Weighing social and environmental justice
Should we prioritise social justice or natural ecosystems when upgrading informal settlements? NAI guest researcher Olumuyiwa Adegun is developing a framework that balances both values.
Adegun became interested in informal settlements and ‘slum upgrading’ as an undergraduate student in architecture in his home country Nigeria. This interest led him to Johannesburg, South Africa, where he conducted research on informal settlements for a master’s degree in housing, before continuing with a PhD that considered interventions in three informal communities in Johannesburg.
“You have to understand, everywhere in Sub-Saharan Africa informal settlements are symptoms of inequality. Making interventions to improve the quality of living in the settlements is a step towards addressing these inequalities,” Adegun says.
He adds that informal settlements are characterised by dwellings built from flimsy materials, and poor and inadequate services.
“It’s poverty manifested,” Adegun says.
He says that the list of pressing issues is endless: participation, inclusion, socio-economic empowerment, poverty alleviation…
Governments or the inhabitants themselves make interventions to improve the quality of the physical environment – and people’s lives – either by building new houses or by making improvements to existing dwellings.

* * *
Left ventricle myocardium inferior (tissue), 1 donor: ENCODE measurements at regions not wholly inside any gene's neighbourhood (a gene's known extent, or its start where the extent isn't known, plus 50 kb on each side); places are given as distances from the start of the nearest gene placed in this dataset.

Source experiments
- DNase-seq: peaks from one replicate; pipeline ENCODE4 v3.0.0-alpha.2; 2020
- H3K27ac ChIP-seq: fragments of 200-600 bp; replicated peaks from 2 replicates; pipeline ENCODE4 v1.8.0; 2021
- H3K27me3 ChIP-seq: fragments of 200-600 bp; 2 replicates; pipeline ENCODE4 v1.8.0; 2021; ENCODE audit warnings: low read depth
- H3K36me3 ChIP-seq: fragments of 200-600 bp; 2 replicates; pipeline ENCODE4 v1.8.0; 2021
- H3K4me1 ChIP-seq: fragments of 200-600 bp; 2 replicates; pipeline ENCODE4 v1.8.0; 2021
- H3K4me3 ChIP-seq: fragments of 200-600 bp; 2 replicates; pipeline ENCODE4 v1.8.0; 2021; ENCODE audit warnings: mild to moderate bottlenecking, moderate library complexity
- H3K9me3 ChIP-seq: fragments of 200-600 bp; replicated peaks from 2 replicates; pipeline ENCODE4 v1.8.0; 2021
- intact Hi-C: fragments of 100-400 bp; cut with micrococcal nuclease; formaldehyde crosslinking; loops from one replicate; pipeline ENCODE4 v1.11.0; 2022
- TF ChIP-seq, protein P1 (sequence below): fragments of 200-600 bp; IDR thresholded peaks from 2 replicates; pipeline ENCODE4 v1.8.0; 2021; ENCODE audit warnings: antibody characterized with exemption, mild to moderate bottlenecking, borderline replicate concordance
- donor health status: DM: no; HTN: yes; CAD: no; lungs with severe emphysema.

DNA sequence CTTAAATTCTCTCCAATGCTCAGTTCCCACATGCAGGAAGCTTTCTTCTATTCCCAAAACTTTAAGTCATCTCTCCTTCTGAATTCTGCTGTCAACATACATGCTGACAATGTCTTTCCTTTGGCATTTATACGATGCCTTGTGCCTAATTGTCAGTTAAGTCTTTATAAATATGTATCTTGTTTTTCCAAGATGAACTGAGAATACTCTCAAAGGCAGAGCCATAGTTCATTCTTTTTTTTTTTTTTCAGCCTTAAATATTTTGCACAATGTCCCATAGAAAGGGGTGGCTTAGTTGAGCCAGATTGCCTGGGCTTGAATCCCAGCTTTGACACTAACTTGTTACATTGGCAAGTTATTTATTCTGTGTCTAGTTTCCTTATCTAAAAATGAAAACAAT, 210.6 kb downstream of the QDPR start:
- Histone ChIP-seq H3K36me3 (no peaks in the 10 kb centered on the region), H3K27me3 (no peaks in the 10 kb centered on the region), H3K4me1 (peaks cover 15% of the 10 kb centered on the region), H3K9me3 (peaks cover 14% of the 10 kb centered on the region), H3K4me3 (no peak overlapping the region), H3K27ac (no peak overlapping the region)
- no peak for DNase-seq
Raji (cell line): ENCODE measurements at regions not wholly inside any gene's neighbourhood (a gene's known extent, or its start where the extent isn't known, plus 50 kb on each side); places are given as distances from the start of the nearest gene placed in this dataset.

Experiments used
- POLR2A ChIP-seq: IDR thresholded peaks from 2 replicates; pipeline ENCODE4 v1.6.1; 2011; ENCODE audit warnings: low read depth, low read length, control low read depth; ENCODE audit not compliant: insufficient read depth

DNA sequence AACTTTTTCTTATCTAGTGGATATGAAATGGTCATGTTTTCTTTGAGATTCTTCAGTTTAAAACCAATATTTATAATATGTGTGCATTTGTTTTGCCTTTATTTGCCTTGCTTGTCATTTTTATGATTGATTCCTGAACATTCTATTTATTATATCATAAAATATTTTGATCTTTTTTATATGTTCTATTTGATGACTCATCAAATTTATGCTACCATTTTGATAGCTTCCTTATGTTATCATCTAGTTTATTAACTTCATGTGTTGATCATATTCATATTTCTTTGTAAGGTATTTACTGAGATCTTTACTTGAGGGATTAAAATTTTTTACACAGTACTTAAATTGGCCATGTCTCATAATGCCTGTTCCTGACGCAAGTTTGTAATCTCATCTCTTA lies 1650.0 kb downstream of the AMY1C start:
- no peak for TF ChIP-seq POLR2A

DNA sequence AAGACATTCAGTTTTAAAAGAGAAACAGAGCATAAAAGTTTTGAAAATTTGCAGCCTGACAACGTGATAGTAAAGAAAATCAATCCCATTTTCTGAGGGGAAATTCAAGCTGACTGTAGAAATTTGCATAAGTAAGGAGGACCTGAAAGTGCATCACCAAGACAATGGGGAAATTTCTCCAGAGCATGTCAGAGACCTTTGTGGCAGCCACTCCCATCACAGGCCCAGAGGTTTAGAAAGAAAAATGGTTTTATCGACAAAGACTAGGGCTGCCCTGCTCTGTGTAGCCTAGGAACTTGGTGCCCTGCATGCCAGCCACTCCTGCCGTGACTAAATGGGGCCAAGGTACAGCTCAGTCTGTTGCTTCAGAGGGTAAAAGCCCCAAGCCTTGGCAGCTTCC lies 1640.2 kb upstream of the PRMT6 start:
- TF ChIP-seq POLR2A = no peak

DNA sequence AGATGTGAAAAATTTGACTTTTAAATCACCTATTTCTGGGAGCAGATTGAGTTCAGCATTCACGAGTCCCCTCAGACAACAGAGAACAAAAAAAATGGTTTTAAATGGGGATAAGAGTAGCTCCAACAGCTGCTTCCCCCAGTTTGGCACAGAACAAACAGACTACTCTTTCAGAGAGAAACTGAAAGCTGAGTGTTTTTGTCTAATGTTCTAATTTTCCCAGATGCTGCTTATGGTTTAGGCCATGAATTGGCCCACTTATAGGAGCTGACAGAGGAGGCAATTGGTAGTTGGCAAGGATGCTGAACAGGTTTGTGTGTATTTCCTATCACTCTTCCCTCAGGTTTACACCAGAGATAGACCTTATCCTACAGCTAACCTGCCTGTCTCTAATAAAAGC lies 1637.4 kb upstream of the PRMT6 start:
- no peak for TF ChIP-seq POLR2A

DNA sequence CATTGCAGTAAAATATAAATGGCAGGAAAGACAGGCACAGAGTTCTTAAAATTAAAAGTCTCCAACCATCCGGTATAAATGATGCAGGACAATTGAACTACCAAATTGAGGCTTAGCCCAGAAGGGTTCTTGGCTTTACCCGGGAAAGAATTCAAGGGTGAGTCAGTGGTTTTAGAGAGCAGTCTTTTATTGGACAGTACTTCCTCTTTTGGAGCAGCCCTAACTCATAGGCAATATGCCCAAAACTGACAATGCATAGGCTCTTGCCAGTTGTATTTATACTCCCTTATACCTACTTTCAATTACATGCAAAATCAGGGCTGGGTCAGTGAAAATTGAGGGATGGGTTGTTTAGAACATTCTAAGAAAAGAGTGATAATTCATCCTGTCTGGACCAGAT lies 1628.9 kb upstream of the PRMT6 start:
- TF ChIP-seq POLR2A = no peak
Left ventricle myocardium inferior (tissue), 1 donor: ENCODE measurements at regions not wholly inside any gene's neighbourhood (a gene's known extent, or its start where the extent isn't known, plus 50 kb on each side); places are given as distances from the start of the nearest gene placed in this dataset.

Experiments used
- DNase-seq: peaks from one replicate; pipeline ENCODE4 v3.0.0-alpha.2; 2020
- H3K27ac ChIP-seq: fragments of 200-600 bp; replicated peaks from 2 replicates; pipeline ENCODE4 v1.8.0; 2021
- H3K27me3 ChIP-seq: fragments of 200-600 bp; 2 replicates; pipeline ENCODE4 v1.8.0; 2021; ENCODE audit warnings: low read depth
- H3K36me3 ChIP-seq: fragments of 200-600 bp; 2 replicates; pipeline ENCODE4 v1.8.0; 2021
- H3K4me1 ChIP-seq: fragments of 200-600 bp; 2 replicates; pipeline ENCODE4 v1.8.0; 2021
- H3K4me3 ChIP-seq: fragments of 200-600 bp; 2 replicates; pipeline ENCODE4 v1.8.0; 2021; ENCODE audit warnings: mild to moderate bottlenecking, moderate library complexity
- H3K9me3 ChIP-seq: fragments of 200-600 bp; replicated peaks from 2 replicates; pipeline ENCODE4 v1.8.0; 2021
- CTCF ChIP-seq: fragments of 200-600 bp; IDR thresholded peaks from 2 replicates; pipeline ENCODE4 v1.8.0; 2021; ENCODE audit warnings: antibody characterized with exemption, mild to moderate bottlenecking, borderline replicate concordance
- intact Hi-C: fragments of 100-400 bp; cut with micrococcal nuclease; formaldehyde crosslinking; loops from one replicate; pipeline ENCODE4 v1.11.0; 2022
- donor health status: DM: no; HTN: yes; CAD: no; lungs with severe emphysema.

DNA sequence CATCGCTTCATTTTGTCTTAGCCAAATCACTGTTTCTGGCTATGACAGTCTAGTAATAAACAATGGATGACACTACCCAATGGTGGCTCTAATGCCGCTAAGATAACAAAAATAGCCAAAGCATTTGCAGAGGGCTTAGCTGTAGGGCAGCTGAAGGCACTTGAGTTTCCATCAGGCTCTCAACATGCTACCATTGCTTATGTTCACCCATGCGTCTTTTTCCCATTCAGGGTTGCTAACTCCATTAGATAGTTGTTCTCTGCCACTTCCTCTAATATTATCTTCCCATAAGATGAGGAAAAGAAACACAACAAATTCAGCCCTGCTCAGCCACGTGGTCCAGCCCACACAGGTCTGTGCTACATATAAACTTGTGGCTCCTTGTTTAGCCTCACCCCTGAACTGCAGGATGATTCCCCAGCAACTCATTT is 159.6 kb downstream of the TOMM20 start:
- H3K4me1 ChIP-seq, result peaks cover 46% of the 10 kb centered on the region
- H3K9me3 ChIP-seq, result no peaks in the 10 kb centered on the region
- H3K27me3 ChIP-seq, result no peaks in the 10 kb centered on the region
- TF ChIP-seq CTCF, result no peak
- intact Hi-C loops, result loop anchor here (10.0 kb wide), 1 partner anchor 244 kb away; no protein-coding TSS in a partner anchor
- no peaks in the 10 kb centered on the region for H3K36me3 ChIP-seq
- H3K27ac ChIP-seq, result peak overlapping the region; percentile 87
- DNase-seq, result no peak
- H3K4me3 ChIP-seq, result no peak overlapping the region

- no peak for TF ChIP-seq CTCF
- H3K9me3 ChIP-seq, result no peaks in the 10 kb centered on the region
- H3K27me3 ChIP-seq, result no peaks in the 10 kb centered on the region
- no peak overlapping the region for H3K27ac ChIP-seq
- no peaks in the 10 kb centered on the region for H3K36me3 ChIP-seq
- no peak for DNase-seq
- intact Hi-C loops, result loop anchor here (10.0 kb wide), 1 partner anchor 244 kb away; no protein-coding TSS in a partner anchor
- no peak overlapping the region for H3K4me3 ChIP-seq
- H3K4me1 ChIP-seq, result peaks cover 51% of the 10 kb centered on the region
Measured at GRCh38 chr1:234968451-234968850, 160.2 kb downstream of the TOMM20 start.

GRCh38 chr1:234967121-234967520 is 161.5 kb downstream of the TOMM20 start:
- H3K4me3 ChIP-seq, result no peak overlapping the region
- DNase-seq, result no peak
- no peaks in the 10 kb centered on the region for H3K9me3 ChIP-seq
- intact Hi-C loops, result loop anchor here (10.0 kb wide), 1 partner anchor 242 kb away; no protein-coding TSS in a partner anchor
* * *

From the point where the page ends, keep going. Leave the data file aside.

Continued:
In recent years, designers and planners have started to consider environmental impact when working on projects in informal settlements, as part of a global trend of increasing environmental awareness.
The concept of a ‘just sustainability’ has developed out of the need to combine the values of social justice and ecological balance. With his research, Adegun is aiming to take the concept further and develop a set of indicators for decision makers.
“It looks difficult, but I think we need to start and see how best we can guide informal settlement intervention in African cities.”
Adegun bases his research on two case studies in Johannesburg and two in Nairobi, Kenya: Kibera and Huruma. He describes Kibera as a typical top-down case, where the government has been developing new low-rise apartments, clearing the existing dwellings. In contrast, Huruma is a bottom-up case, where community members themselves make improvements to existing structures with support from civil society organisations.
“Those are the two dominant ends of intervention in Sub-Saharan Africa: you either leave people where they are or move them to new housing.”
Each place is different
Adegun says that his work aims to provide guidance in both cases. Given that every settlement is different, it is necessary to look at individual circumstances.
Moving people might cut them off from social networks and livelihoods. However, if a settlement is located in a precarious area – for example, in wetlands – then it might be harmful to the environment to keep the settlement where it is.
Adegun stresses the need for what he calls ‘context-sensitive solutions’, taking into consideration peoples’ relationship with the natural environment.
“You have to weigh all aspects and make necessary trade-offs. We have to look at the quality of life of the people and the quality of the environment, to make sure that there is both social justice and environmental justice.”
TEXT: Mattias Sköld